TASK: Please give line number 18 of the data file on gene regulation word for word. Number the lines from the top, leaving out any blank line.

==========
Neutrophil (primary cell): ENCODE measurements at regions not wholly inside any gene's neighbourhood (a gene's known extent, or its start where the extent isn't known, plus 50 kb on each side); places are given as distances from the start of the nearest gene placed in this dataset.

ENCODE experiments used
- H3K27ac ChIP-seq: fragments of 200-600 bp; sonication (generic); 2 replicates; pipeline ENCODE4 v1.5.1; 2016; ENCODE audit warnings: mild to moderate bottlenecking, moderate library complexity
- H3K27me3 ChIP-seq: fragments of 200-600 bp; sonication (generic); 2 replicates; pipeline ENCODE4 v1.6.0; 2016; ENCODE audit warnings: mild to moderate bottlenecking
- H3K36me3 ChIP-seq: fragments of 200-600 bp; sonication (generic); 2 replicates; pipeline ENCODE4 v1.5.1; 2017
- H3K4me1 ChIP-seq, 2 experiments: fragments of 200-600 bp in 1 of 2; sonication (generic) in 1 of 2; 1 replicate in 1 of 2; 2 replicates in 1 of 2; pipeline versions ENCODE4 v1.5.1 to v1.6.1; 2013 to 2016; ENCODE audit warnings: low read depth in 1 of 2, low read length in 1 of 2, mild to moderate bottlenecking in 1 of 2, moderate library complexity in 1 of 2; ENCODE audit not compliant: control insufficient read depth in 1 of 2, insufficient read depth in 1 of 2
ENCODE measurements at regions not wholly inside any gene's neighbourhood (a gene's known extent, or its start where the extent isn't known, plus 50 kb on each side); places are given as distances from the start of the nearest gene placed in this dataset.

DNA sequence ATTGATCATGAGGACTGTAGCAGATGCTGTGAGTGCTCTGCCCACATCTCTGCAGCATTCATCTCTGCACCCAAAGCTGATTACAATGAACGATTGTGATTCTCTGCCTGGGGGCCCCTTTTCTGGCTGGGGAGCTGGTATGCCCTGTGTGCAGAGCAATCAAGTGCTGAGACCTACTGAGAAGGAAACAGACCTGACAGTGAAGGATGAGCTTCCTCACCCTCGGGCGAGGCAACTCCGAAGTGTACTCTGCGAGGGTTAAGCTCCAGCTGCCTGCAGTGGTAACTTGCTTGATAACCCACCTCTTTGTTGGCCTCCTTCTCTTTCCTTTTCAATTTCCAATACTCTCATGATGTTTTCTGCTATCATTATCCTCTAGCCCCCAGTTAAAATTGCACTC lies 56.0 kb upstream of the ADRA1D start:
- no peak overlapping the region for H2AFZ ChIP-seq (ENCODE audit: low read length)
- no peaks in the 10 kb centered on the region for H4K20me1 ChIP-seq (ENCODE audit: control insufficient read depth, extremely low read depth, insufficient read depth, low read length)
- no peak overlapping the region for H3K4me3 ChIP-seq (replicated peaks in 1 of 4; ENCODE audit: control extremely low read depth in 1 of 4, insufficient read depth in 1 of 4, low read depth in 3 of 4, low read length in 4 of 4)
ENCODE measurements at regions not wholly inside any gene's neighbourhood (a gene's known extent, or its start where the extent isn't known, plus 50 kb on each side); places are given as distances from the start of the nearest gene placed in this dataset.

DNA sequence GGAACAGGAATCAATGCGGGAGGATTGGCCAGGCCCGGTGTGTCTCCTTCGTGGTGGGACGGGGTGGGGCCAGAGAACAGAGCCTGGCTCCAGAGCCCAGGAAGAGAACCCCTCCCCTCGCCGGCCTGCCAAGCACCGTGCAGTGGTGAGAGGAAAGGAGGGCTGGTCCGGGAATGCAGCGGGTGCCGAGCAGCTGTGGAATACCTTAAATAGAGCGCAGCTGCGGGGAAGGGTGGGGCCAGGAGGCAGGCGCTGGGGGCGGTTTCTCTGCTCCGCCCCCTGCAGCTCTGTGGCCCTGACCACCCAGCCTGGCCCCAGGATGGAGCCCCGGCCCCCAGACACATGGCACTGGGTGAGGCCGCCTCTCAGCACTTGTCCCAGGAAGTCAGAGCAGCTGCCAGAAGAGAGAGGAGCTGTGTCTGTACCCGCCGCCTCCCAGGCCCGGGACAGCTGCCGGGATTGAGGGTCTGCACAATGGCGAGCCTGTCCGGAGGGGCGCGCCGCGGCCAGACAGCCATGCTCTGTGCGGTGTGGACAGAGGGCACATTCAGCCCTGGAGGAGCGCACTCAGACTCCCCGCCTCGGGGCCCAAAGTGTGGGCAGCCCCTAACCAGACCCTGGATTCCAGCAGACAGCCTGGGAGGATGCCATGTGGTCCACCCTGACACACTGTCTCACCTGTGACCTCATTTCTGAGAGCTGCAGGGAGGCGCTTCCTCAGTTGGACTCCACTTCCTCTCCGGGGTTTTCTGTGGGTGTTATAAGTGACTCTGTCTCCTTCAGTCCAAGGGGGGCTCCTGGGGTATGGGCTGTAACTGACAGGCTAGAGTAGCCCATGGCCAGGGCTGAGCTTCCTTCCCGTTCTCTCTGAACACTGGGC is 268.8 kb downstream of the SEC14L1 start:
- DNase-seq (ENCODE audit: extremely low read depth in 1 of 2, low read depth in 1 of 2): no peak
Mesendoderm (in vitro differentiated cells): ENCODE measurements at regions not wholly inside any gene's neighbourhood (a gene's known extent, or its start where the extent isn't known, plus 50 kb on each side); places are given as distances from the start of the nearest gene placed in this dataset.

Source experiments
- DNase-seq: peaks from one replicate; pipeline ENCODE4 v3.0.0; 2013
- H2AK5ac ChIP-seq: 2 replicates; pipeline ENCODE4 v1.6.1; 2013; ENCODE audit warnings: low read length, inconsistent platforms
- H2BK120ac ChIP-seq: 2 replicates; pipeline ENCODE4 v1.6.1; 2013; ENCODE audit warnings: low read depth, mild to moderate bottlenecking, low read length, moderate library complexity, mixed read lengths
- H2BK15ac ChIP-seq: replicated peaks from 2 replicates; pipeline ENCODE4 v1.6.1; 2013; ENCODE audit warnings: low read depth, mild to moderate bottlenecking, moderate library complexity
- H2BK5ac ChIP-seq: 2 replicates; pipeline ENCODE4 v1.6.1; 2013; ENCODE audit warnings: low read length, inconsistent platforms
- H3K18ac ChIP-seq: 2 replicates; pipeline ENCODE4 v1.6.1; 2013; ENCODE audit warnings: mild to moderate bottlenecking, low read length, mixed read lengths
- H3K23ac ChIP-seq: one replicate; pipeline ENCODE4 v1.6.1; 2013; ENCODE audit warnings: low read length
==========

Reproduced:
- H2AK5ac ChIP-seq: 2 replicates; pipeline ENCODE4 v1.6.1; 2013; ENCODE audit warnings: low read length, inconsistent platforms